The introduction of high temperature sintering and refining techniques in the electronic industry, the extension of the use of combustion analysis in the control of steel-making, as well as the requirements of metallurgical and ceramic research, all contribute to the demand for an accurately controllable source of high temperature heat. This demand has been largely met by the platinum-wound furnace, which possesses a combination of properties unique in the high temperature field. It is compact, simple in construction and operation, easy to control and widely adaptable. It can be used at temperatures up to 1700°C without the need for a protective atmosphere.Of the available types, the horizontal tubular models are the most widely used, and these alone will be considered in detail here.

Before the last war, it was in the laboratory itself that most of the platinum-wound furnaces were constructed. At that time, little fundamental data existed and it was therefore not surprising that these furnaces met with a widely varying degree of success. Failures which subsequent experience has shown were largely due to faulty methods of construction were frequently attributed to defective resistor material or to impure refractories. It is only in comparatively recent years that a thorough investigation of constructional methods has been made and it is now apparent that, in a furnace of sound design, not only must great care be taken in the construction of the element but at least as much attention must be paid to the general furnace design.

Chapter 3:

Why equipment is needed to melt platinum

Beause Melting metal to mend or re-work your jewellery pieces will help you to expand on the style of jewellery you offer and the variation of jewellery pieces you supply. At Cooksongold, we supply all the metal melting equipment you need to successfully liquefy metal.

From hand torches to scorifiers, tongs and butane gas lighter fuel – we really are the one-stop shop for all your metal melting equipment. Browse our range of metal melting equipment and find our quality melting tools in a selection of shapes and sizes.

3.1, History of use of platinum

Platinum is one of the rarest and most expensive metals used in the modern world.

While platinum’s rarity is similar to that of gold, far less of it is used in the minting of bullion. Platinum’s desirability comes from its beautiful luster, resistance to tarnishing (unlike other white metals), and metal strength. These characteristics make it very popular as jewelry.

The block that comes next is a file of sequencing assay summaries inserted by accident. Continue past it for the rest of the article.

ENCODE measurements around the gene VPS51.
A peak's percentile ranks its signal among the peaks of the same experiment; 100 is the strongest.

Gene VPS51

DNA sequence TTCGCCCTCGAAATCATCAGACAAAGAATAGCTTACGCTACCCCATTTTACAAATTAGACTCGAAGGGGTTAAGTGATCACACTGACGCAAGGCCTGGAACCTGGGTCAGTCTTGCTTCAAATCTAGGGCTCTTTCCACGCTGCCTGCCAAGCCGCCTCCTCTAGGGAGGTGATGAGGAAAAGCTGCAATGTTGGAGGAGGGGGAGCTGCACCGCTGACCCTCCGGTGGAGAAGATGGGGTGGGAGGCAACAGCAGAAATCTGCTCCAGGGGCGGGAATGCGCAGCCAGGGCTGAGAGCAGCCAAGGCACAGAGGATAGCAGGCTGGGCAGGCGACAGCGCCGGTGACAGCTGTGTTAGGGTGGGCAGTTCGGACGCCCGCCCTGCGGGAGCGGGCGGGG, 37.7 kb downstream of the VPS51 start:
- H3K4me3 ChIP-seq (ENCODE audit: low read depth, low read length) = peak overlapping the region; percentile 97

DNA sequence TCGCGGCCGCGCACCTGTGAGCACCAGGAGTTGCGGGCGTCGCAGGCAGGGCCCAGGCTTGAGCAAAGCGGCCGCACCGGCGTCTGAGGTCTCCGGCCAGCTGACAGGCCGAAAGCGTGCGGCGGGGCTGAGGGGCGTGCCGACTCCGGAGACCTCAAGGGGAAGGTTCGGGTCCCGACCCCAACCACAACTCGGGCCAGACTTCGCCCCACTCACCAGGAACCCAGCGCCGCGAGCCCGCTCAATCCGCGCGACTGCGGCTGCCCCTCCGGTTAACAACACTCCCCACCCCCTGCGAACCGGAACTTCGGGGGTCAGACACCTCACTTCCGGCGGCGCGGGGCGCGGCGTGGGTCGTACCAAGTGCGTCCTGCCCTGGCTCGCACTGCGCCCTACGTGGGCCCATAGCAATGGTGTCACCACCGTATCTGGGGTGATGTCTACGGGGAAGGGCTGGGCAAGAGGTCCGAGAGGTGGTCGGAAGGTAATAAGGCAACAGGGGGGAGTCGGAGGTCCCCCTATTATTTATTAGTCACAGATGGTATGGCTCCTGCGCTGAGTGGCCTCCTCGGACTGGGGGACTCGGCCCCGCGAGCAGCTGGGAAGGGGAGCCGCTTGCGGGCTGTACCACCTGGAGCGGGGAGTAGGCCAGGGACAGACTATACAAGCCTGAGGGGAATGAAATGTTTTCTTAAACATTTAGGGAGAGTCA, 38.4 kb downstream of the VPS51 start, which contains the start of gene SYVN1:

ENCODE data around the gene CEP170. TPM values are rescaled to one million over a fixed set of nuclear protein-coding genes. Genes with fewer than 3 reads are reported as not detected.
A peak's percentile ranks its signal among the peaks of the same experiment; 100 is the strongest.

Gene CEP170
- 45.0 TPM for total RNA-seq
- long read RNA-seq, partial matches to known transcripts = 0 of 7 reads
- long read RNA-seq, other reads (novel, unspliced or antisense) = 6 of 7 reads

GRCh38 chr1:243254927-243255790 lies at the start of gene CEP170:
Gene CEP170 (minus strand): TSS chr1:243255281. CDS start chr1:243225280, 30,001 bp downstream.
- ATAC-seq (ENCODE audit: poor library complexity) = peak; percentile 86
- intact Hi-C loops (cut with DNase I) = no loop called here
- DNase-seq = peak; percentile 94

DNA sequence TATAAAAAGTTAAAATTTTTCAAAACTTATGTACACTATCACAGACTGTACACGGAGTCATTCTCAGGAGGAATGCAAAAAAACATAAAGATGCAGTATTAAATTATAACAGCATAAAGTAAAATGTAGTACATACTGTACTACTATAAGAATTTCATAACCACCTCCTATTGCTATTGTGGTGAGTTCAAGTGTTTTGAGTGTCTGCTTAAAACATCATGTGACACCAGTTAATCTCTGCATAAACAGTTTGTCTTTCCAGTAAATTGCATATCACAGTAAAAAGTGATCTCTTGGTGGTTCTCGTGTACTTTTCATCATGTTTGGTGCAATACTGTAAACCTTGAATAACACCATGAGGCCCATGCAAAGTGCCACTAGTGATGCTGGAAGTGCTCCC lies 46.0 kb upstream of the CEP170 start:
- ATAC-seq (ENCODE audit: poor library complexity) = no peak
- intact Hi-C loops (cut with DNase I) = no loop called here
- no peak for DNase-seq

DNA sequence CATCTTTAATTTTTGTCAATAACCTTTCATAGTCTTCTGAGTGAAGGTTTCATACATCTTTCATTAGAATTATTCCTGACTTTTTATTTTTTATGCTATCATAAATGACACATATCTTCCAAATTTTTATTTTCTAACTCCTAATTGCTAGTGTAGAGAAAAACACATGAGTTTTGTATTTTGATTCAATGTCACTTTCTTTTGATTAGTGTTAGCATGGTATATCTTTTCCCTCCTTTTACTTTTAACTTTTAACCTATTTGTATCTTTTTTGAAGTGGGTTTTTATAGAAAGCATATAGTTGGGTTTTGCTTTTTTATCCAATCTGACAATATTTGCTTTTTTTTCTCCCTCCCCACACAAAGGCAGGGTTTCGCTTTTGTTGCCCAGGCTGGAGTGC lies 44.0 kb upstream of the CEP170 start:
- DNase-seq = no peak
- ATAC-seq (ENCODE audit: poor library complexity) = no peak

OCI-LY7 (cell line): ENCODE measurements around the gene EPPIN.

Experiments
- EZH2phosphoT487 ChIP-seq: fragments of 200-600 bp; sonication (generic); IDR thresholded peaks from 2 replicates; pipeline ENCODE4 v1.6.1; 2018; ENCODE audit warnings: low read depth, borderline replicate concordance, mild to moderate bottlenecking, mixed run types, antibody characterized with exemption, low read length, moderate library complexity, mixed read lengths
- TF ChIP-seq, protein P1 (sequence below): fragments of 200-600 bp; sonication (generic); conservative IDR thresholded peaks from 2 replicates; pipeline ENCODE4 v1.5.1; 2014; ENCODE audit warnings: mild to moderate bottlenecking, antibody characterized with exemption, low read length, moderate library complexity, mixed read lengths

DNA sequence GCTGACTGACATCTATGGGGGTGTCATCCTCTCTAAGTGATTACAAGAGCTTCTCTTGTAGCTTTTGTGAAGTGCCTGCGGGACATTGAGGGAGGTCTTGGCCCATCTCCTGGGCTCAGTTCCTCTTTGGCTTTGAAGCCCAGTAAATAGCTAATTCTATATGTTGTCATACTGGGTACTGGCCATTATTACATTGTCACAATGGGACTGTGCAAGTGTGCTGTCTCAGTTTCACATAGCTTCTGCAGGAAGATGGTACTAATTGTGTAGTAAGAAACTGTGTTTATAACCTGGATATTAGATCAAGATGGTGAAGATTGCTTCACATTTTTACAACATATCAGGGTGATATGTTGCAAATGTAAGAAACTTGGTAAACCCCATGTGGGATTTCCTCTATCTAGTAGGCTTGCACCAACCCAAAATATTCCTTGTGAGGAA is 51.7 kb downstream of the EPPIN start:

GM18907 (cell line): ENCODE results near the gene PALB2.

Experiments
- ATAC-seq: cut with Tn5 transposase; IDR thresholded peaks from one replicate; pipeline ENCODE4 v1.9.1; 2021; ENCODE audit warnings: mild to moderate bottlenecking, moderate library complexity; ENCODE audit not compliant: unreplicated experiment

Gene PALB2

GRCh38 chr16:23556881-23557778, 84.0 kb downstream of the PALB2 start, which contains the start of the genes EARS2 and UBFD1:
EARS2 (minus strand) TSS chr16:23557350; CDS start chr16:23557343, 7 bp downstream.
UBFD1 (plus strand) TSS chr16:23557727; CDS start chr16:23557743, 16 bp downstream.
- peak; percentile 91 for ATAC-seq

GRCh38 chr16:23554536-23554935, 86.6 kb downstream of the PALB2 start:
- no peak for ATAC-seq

Platinum has been integrated into human life since the time of the ancient Egyptians; however, an understanding of this beautiful metal was not reached until centuries later. Here,you will find a brief history of this white metal and its most common uses today.

Early History

Archaeologists’ earliest discoveries of platinum date back to the ancient Egyptians. Specifically, the famous Casket of Thebes was found to be adorned with platinum, along with gold and silver. Additionally, indigenous South American peoples were known to incorporate platinum into their ceremonial jewelry such as nose rings and necklaces.

These ancient uses of platinum likely did not consist of the pure metal itself; rather, they likely were made from commonly found platinum mixtures (or “alloys”) that included palladium or iridium.

Spanish Discovery

When the first Spanish explorers landed in the New World, they discovered not only gold, but platinum, as well. These 16th century Conquistadors did not see platinum for the rare luxury it is today, however. They found platinum nuggets amidst their newfound gold and thought the “white” metal to be a nuisance. For this reason, much of the newly discovered platinum was discarded.

The Spanish called this new metal “platina,” which is derivative of the Spanish word for silver (“plata”).

Early Uses

Platinum’s credited discoverer was Antonio de Ulloa, who returned to Spain in 1746 with platinum samples and news of this new metal’s strange properties. Platinum was not recognized as its own element until 1751 AD, when it was successfully melted down. In the years following, platinum’s melting point was determined as well as its corrosion resistance and lack of pliability. At this time, it was mostly used as decoration and for laboratory instruments.

Around this time, platinum also began to grab the interest of jewelers and other metal workers. Marc Janety, goldsmith to Louis XVI, began to use platinum to fashion buttons and chains for clothing as well as expensive cutlery and other luxury items.

Platinum was not widely used for jewelry until the development of jewelry torches that could reach the high temperatures needed to manipulate the metal. Louis Cartier was the first to create jewelry pieces utilizing platinum, and Cartier was able to bring platinum’s durability and luster to light in this way. Cartier’s platinum jewelry was widely popular, and he was considered by King Edward VII of England to be the “jeweler of kings and the king of jewelers.”

New Platinum Sources

While platinum usage began to gain popularity, supply of the metal was limited. Until the 1820’s, Colombia was the only major producer of platinum in the world, and it stopped exporting the metal around that time. Soon after, platinum was discovered in the Ural Mountain gold fields in Russia where it was mined and made into roubles. Russia would remain the leading source of platinum for years, and they are credited with introducing platinum as a symbol of wealth just like gold.